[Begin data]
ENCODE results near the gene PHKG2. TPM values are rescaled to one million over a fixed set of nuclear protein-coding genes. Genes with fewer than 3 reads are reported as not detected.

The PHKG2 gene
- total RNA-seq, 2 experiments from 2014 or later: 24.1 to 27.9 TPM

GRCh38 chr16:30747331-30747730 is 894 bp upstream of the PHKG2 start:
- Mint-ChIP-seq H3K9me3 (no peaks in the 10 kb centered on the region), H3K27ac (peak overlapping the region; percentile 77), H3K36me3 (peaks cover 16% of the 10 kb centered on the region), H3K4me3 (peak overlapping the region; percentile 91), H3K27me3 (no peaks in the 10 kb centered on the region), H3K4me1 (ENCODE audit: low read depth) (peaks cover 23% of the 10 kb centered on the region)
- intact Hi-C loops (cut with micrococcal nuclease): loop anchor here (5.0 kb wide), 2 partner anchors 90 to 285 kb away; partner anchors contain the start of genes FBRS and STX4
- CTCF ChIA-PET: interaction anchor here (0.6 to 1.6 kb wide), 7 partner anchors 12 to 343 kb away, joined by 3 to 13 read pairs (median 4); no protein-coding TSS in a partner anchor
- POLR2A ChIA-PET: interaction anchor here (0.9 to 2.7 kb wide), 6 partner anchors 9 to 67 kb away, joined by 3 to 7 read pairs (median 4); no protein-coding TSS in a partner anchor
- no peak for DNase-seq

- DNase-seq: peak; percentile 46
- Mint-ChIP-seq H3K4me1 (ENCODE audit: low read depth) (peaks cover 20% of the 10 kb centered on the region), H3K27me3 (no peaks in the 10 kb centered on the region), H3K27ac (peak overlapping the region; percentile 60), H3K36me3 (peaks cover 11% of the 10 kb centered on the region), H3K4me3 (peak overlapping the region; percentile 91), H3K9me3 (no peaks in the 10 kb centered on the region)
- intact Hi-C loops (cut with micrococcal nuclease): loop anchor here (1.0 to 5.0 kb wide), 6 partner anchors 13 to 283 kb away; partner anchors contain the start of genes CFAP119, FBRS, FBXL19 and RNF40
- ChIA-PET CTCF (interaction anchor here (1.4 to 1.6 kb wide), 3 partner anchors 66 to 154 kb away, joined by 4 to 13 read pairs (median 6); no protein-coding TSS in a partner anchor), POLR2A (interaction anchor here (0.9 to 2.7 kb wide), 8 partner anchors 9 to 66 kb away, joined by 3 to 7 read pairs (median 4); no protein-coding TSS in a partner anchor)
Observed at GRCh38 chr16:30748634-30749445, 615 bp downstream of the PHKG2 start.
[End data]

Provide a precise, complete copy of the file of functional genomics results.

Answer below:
ENCODE results near the gene PHKG2. TPM values are rescaled to one million over a fixed set of nuclear protein-coding genes. Genes with fewer than 3 reads are reported as not detected.

The PHKG2 gene
- total RNA-seq, 2 experiments from 2014 or later: 24.1 to 27.9 TPM

GRCh38 chr16:30747331-30747730 is 894 bp upstream of the PHKG2 start:
- Mint-ChIP-seq H3K9me3 (no peaks in the 10 kb centered on the region), H3K27ac (peak overlapping the region; percentile 77), H3K36me3 (peaks cover 16% of the 10 kb centered on the region), H3K4me3 (peak overlapping the region; percentile 91), H3K27me3 (no peaks in the 10 kb centered on the region), H3K4me1 (ENCODE audit: low read depth) (peaks cover 23% of the 10 kb centered on the region)
- intact Hi-C loops (cut with micrococcal nuclease): loop anchor here (5.0 kb wide), 2 partner anchors 90 to 285 kb away; partner anchors contain the start of genes FBRS and STX4
- CTCF ChIA-PET: interaction anchor here (0.6 to 1.6 kb wide), 7 partner anchors 12 to 343 kb away, joined by 3 to 13 read pairs (median 4); no protein-coding TSS in a partner anchor
- POLR2A ChIA-PET: interaction anchor here (0.9 to 2.7 kb wide), 6 partner anchors 9 to 67 kb away, joined by 3 to 7 read pairs (median 4); no protein-coding TSS in a partner anchor
- no peak for DNase-seq

- DNase-seq: peak; percentile 46
- Mint-ChIP-seq H3K4me1 (ENCODE audit: low read depth) (peaks cover 20% of the 10 kb centered on the region), H3K27me3 (no peaks in the 10 kb centered on the region), H3K27ac (peak overlapping the region; percentile 60), H3K36me3 (peaks cover 11% of the 10 kb centered on the region), H3K4me3 (peak overlapping the region; percentile 91), H3K9me3 (no peaks in the 10 kb centered on the region)
- intact Hi-C loops (cut with micrococcal nuclease): loop anchor here (1.0 to 5.0 kb wide), 6 partner anchors 13 to 283 kb away; partner anchors contain the start of genes CFAP119, FBRS, FBXL19 and RNF40
- ChIA-PET CTCF (interaction anchor here (1.4 to 1.6 kb wide), 3 partner anchors 66 to 154 kb away, joined by 4 to 13 read pairs (median 6); no protein-coding TSS in a partner anchor), POLR2A (interaction anchor here (0.9 to 2.7 kb wide), 8 partner anchors 9 to 66 kb away, joined by 3 to 7 read pairs (median 4); no protein-coding TSS in a partner anchor)
Observed at GRCh38 chr16:30748634-30749445, 615 bp downstream of the PHKG2 start.